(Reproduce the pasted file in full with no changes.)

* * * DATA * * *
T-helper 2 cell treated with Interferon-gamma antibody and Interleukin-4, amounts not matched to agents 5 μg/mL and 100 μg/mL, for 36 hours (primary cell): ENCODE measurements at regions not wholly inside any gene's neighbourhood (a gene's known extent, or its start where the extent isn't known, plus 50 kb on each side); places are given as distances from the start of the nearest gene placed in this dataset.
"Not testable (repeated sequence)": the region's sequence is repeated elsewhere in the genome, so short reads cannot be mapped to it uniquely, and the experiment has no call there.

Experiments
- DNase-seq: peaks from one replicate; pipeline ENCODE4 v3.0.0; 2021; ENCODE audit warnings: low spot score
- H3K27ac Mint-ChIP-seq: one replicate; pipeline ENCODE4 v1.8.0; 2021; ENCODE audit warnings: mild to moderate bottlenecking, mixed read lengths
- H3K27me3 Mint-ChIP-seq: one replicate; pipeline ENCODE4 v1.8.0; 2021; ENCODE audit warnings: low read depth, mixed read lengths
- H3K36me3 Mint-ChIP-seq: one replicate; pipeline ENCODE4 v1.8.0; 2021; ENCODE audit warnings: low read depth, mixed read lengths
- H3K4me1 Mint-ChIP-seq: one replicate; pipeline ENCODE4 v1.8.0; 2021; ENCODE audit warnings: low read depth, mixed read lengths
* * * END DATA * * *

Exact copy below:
T-helper 2 cell treated with Interferon-gamma antibody and Interleukin-4, amounts not matched to agents 5 μg/mL and 100 μg/mL, for 36 hours (primary cell): ENCODE measurements at regions not wholly inside any gene's neighbourhood (a gene's known extent, or its start where the extent isn't known, plus 50 kb on each side); places are given as distances from the start of the nearest gene placed in this dataset.
"Not testable (repeated sequence)": the region's sequence is repeated elsewhere in the genome, so short reads cannot be mapped to it uniquely, and the experiment has no call there.

Experiments
- DNase-seq: peaks from one replicate; pipeline ENCODE4 v3.0.0; 2021; ENCODE audit warnings: low spot score
- H3K27ac Mint-ChIP-seq: one replicate; pipeline ENCODE4 v1.8.0; 2021; ENCODE audit warnings: mild to moderate bottlenecking, mixed read lengths
- H3K27me3 Mint-ChIP-seq: one replicate; pipeline ENCODE4 v1.8.0; 2021; ENCODE audit warnings: low read depth, mixed read lengths
- H3K36me3 Mint-ChIP-seq: one replicate; pipeline ENCODE4 v1.8.0; 2021; ENCODE audit warnings: low read depth, mixed read lengths
- H3K4me1 Mint-ChIP-seq: one replicate; pipeline ENCODE4 v1.8.0; 2021; ENCODE audit warnings: low read depth, mixed read lengths